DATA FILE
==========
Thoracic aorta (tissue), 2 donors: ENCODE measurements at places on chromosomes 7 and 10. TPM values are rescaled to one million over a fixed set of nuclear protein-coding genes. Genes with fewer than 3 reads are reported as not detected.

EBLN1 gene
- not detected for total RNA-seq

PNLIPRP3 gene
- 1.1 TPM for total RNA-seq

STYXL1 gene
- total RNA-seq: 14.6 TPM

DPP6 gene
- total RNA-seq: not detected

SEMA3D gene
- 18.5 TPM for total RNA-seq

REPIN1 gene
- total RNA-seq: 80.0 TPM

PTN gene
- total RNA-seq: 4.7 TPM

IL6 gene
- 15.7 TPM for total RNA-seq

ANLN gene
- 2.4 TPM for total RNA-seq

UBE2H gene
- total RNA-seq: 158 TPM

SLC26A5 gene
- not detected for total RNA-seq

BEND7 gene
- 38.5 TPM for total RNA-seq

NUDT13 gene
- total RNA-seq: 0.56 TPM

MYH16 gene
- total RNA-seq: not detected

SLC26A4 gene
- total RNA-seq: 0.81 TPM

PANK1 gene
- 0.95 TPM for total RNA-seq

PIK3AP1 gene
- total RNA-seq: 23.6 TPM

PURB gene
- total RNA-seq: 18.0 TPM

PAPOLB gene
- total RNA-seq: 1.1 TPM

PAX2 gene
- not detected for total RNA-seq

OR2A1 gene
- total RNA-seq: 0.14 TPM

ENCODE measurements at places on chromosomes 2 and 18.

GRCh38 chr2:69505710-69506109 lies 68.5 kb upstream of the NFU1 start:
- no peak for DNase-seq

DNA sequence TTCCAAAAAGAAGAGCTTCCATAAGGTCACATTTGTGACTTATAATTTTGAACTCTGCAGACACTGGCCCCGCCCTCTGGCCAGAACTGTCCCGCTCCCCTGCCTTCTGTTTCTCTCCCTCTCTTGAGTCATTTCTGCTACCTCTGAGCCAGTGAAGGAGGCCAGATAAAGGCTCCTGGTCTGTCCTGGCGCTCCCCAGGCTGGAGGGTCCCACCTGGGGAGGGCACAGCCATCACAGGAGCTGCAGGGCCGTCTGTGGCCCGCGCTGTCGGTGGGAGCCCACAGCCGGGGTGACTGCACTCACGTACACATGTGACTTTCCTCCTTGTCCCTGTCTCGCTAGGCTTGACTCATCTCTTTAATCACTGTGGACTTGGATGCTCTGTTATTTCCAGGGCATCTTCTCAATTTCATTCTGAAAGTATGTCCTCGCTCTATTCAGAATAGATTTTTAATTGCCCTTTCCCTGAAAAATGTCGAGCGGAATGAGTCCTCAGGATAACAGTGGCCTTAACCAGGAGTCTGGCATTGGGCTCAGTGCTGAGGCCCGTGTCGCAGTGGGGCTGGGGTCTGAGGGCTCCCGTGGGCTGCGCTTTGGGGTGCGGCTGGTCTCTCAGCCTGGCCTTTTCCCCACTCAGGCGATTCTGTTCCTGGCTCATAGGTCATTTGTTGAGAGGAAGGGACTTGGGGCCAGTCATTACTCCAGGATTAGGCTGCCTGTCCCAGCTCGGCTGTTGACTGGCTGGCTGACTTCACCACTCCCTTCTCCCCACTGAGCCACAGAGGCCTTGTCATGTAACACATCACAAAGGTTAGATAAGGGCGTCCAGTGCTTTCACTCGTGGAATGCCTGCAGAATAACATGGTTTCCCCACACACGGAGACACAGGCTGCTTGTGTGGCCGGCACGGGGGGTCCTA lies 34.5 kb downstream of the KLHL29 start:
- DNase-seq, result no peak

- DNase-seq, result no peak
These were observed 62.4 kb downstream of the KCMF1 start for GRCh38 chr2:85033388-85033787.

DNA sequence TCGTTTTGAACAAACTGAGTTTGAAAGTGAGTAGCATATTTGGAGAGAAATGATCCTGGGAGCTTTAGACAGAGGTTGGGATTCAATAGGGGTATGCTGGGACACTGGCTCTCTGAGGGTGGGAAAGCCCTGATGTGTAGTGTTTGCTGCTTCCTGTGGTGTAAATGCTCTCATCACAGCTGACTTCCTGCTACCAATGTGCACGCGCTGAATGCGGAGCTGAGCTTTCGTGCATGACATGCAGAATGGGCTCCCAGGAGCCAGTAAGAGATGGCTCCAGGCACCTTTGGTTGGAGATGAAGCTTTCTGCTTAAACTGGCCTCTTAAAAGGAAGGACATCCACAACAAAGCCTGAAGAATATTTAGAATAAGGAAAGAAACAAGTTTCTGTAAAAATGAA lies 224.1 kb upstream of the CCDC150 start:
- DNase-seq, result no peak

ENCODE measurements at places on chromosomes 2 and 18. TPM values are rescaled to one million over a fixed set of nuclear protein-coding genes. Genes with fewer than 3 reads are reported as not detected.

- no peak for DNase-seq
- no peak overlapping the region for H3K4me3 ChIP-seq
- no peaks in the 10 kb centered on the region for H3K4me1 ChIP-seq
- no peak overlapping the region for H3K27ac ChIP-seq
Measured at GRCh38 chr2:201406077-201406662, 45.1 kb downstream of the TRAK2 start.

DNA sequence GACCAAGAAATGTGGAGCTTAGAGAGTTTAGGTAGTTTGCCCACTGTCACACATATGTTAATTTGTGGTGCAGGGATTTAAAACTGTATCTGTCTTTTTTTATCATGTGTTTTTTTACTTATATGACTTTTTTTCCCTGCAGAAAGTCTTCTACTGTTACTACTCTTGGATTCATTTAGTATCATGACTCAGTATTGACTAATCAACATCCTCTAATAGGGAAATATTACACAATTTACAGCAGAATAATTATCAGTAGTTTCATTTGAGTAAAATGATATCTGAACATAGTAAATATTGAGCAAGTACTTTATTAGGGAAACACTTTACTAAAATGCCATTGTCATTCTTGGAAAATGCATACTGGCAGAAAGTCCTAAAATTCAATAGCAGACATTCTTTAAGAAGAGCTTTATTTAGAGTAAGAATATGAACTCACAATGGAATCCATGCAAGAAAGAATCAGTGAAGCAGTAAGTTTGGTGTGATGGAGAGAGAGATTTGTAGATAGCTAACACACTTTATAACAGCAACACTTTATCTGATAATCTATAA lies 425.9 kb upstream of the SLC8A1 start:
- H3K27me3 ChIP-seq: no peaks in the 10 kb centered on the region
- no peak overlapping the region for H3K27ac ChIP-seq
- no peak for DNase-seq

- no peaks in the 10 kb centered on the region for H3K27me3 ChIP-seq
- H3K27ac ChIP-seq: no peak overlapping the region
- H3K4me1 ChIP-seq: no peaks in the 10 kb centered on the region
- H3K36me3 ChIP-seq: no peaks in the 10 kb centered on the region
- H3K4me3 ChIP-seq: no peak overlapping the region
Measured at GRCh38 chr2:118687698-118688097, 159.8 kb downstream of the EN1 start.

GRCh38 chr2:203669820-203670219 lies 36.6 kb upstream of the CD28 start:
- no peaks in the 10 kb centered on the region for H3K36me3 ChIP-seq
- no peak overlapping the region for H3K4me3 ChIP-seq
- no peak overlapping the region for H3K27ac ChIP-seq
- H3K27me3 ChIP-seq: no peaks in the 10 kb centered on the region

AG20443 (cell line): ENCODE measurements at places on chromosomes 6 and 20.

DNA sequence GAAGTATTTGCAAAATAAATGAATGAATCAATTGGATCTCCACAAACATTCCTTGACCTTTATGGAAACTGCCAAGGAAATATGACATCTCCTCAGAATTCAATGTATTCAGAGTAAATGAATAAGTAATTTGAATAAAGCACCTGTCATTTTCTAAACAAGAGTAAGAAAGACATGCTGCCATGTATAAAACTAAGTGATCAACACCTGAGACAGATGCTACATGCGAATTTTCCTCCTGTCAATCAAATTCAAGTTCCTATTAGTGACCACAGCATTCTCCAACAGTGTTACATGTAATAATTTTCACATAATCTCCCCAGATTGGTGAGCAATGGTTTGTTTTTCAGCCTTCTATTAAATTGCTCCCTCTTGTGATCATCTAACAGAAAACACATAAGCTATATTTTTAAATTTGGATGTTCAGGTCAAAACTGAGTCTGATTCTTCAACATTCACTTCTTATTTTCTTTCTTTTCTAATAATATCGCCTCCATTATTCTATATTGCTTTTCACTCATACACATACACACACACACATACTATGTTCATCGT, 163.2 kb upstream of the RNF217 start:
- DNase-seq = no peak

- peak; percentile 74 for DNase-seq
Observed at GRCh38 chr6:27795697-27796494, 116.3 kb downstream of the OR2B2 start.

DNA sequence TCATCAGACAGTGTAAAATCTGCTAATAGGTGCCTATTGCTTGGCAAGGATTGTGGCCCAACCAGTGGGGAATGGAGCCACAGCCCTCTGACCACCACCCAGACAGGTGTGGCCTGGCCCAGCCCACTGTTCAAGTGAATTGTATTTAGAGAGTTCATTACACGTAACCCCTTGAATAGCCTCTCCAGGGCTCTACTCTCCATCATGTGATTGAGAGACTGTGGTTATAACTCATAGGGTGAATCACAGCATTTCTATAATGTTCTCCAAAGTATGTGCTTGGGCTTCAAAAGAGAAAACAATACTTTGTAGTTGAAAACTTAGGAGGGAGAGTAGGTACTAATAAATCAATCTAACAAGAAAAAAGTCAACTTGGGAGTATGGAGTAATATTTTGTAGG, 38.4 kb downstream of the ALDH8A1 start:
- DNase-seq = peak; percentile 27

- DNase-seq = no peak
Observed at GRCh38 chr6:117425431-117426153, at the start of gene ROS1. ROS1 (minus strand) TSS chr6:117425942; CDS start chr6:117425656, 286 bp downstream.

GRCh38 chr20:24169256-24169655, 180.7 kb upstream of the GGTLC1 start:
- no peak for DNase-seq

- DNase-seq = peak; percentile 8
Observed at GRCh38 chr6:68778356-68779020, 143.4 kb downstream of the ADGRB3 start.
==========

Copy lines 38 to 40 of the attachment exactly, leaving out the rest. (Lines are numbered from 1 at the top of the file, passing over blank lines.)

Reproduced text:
PAPOLB gene
- total RNA-seq: 1.1 TPM

PAX2 gene